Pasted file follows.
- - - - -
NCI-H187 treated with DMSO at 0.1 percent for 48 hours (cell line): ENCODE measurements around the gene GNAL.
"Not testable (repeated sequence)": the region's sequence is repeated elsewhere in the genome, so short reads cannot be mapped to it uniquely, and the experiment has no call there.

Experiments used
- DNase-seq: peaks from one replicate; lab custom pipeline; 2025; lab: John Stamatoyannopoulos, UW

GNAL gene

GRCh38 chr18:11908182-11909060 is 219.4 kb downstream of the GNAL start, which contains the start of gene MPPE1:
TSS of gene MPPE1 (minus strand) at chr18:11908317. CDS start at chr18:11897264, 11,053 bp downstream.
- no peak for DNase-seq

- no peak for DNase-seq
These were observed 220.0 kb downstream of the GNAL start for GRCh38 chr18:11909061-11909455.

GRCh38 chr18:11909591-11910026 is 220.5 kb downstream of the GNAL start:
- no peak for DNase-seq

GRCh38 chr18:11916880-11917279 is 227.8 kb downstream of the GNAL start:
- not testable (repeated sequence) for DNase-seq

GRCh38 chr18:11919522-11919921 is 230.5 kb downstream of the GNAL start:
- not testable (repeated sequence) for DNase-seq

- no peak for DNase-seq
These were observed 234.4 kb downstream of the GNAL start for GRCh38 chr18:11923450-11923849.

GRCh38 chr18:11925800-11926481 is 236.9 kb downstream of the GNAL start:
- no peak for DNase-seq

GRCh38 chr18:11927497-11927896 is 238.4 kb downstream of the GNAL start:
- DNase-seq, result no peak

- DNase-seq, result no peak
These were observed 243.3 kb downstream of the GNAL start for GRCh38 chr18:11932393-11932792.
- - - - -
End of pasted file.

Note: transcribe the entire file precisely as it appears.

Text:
NCI-H187 treated with DMSO at 0.1 percent for 48 hours (cell line): ENCODE measurements around the gene GNAL.
"Not testable (repeated sequence)": the region's sequence is repeated elsewhere in the genome, so short reads cannot be mapped to it uniquely, and the experiment has no call there.

Experiments used
- DNase-seq: peaks from one replicate; lab custom pipeline; 2025; lab: John Stamatoyannopoulos, UW

GNAL gene

GRCh38 chr18:11908182-11909060 is 219.4 kb downstream of the GNAL start, which contains the start of gene MPPE1:
TSS of gene MPPE1 (minus strand) at chr18:11908317. CDS start at chr18:11897264, 11,053 bp downstream.
- no peak for DNase-seq

- no peak for DNase-seq
These were observed 220.0 kb downstream of the GNAL start for GRCh38 chr18:11909061-11909455.

GRCh38 chr18:11909591-11910026 is 220.5 kb downstream of the GNAL start:
- no peak for DNase-seq

GRCh38 chr18:11916880-11917279 is 227.8 kb downstream of the GNAL start:
- not testable (repeated sequence) for DNase-seq

GRCh38 chr18:11919522-11919921 is 230.5 kb downstream of the GNAL start:
- not testable (repeated sequence) for DNase-seq

- no peak for DNase-seq
These were observed 234.4 kb downstream of the GNAL start for GRCh38 chr18:11923450-11923849.

GRCh38 chr18:11925800-11926481 is 236.9 kb downstream of the GNAL start:
- no peak for DNase-seq

GRCh38 chr18:11927497-11927896 is 238.4 kb downstream of the GNAL start:
- DNase-seq, result no peak

- DNase-seq, result no peak
These were observed 243.3 kb downstream of the GNAL start for GRCh38 chr18:11932393-11932792.